KNOXVILLE — Matt Underwood always will remember his first team meeting after he took the job as Jackson Christian School's football coach.
He may not remember what the weather was that day two years ago, how nervous he felt before the meeting or the exact words he might have said. Instead, Underwood likely won't forget an unexpected display of respect from then-sophomore star Drae Bowles.
"The first day that I was able to speak with the team, he came up to me afterward and he was actually the first one that came to me," said Underwood, who coached Georgia receiver Marlon Brown at Harding Academy in Memphis prior to his move east up Interstate 40. "He gave me a big hug and told me he loved me, which is really unusual for a kid to say that, especially at the time never having been around somebody like that. Some people might say that was fake, but after getting to know Drae, I think that was honest and he felt that way just because I was now part of his family here.
"He's always been that way since me and the rest of the coaching staff has gotten here. He's that way with all of us. I definitely remember that, and I always will [because] that was a special memory for me."
Ask just about anyone about Bowles, and you'll probably get a similar story. Underwood knew about Bowles' football abilities from scouting him while at Harding, but he's learned more about the 6-foot-1, 198-pound receiver's personality since taking the job with the Eagles after the 2009 season. Personable, kind and mature, Underwood said.
Bowles' recruitment provides the proof. Though he officially signed and faxed his letter of intent into UT's football offices on Wednesday morning, he'd say his recruitment ended when he committed verbally in July. Bowles never wavered and never even visited another campus.
"I'm the type of guy that just makes my decision and get it out of the way and remain quiet," he said. "I really don't like to get caught up in all of that media stuff."
That didn't mean, though, that Bowles ignored the inundation of calls to his phone for interview requests. A "yes-sir, no-sir" type, Bowles was easy to reach, easier to talk to and honest in conversations. Even when receivers coach Charlie Baggett became the first of six UT assistants to leave the program, Bowles stood steadfast.
"I can see why you would ask that with the way things are going today with a lot of kids committing early and changing their commitments or committing and still looking around," Underwood said. "I think that speaks to Drae's character. A lot of people started asking about that when Tennessee had some coaches move on and when they acquired some new coaches. [When] we talked about it, he said he definitely was Tennessee all the way and he felt really comfortable there."
Bowles admitted he has no problem with how other recruits may handle their respective recruitments.
"I personally I think it's kind of a personal thing, whatever that person or that guy decides to choose," he said. "Me specifically, I don't like to deal with all that stuff. It's all up to the person who's making the decision."
That kind of maturity certainly helped Bowles' relationship with Vols coach Derek Dooley, which was the biggest factor in this particular recruitment. Underwood said the two personable sides clicked.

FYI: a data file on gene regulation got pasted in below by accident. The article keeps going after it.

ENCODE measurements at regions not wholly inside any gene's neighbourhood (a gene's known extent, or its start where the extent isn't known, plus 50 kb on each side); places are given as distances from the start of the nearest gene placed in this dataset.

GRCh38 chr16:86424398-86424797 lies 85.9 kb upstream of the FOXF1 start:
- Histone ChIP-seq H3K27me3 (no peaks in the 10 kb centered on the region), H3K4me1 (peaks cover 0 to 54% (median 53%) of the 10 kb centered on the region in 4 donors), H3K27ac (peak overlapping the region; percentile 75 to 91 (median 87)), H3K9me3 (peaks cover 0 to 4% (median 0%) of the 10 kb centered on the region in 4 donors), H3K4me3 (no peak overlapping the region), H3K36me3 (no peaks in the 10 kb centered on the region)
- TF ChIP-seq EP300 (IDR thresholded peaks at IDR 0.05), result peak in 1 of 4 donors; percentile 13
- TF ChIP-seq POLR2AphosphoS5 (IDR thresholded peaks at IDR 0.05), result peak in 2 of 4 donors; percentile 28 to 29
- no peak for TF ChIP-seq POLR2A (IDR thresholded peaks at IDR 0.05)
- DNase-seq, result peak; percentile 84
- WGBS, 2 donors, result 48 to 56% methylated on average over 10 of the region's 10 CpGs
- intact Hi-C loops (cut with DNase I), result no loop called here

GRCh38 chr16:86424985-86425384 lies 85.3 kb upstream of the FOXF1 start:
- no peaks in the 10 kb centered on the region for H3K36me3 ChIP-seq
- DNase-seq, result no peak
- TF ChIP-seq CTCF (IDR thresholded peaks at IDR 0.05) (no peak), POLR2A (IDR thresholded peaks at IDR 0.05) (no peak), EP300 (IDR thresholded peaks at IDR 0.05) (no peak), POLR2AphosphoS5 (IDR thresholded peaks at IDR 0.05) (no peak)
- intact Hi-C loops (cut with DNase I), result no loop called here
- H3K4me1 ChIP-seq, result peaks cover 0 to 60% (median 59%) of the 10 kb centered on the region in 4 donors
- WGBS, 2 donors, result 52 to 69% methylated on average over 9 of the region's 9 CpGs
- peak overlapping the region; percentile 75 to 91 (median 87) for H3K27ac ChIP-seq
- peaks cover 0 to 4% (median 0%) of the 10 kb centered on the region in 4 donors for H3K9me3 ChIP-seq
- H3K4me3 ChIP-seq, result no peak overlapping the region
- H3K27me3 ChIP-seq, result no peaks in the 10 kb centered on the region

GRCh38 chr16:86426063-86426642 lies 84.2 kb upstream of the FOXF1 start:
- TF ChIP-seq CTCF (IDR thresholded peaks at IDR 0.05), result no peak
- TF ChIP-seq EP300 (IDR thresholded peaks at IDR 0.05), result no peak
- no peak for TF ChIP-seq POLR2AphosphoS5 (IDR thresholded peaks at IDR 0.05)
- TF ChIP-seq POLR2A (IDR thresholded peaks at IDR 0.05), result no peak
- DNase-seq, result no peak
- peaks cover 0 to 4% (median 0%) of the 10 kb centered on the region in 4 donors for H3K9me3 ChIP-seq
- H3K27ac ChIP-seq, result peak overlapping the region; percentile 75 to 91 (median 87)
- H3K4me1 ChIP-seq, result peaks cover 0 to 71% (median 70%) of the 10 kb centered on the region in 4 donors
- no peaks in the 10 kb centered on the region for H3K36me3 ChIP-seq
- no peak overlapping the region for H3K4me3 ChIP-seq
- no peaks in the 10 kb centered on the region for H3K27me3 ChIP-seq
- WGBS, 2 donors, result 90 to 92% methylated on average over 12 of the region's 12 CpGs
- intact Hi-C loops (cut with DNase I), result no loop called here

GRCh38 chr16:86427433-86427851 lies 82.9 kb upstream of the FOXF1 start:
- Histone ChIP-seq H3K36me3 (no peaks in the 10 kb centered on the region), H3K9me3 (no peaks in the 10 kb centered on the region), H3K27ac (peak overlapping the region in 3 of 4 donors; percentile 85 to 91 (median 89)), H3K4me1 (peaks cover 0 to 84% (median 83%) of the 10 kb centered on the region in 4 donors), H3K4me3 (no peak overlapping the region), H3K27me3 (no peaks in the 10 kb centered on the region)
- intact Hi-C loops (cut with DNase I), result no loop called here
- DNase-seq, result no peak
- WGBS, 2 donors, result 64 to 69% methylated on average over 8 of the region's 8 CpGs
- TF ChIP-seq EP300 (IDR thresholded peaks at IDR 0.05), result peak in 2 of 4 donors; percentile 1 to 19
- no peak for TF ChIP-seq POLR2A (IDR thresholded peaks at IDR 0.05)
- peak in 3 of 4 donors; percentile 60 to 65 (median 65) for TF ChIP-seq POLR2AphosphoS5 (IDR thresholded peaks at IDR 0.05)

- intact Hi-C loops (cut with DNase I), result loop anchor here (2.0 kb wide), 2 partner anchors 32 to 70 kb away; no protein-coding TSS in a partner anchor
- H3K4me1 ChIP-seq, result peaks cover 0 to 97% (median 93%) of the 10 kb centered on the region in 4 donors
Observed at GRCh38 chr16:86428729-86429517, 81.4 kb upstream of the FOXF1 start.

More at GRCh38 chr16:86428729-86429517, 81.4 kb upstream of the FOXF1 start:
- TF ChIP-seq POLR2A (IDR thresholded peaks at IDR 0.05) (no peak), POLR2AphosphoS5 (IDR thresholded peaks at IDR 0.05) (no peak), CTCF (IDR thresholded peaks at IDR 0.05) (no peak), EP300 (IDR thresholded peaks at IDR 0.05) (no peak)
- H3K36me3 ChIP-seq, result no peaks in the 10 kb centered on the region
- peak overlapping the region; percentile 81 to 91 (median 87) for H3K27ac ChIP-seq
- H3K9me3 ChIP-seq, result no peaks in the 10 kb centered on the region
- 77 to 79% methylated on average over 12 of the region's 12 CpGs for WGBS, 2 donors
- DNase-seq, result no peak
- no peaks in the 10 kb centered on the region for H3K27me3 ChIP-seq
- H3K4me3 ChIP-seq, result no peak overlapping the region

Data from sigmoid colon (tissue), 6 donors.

"Drae is, in a lot of ways, he's probably more mature than maybe some other kids that are recruited," Underwood said. "You can talk to him seriously, and I'm sure that helped. I know Coach Dooley was very honest with him and his family from the get-go [and] talked to him straight. I know Drae's father said he admired how Coach Dooley was very real with him and very honest about things.
"I know Drae respects that. I think those are probably the biggest reasons they get along so well."
Bowles carries the billing of a big-time recruit. ESPN, Rivals and 247sports rate him as a four-star prospect. He played in the prestigious U.S. Army All-American Bowl in San Antonio in early January.
"It was great, just being able to play with some of the best athletes in the nation," Bowles said. "Competing with those guys was great, and just being able to get a taste of how college is going to be. It was definitely a great overall experience."
Bowles hopes to carry that kind of experience with him to Knoxville, where he'll arrive in June, start his football career and begin his pursuit of a degree in education or communication. With a lack of depth at the receiver before the offseason transfers of DeAnthony Arnett and Matt Milton, the Vols made the wideout position a focal point for the class. UT signed four on Wednesday.
"We're still young, and we're going to do great things in the future," Bowles said. "I'm really excited to play for Coach Dooley, and I'm looking forward to it. I'm ready to rock and roll."
In reality, though, those are probably the same feelings he felt in July.
"I know when he first decided to commit, for him that was the end of it, and I think that speaks to his character and the type of the player they're going to be getting," Underwood said. "They're going to get somebody that's going to stick to his word [and] that's going to be high-character in all situations, even maybe when it's not the most popular decision. I'm really proud of him for the way he's handled himself."
Patrick Brown has been the University of Tennessee beat writer since January 2011. A native of Memphis, Brown graduated from UT in May of 2010 with a bachelor’s degree in Journalism/Electronic Media and worked at the Knoxville News Sentinel for two years on the sports editorial staff and as a freelance contributor. If it’s the NBA, the NFL or SEC football and basketball, he’s probably reading about it or watching it on TV. Contact him ...
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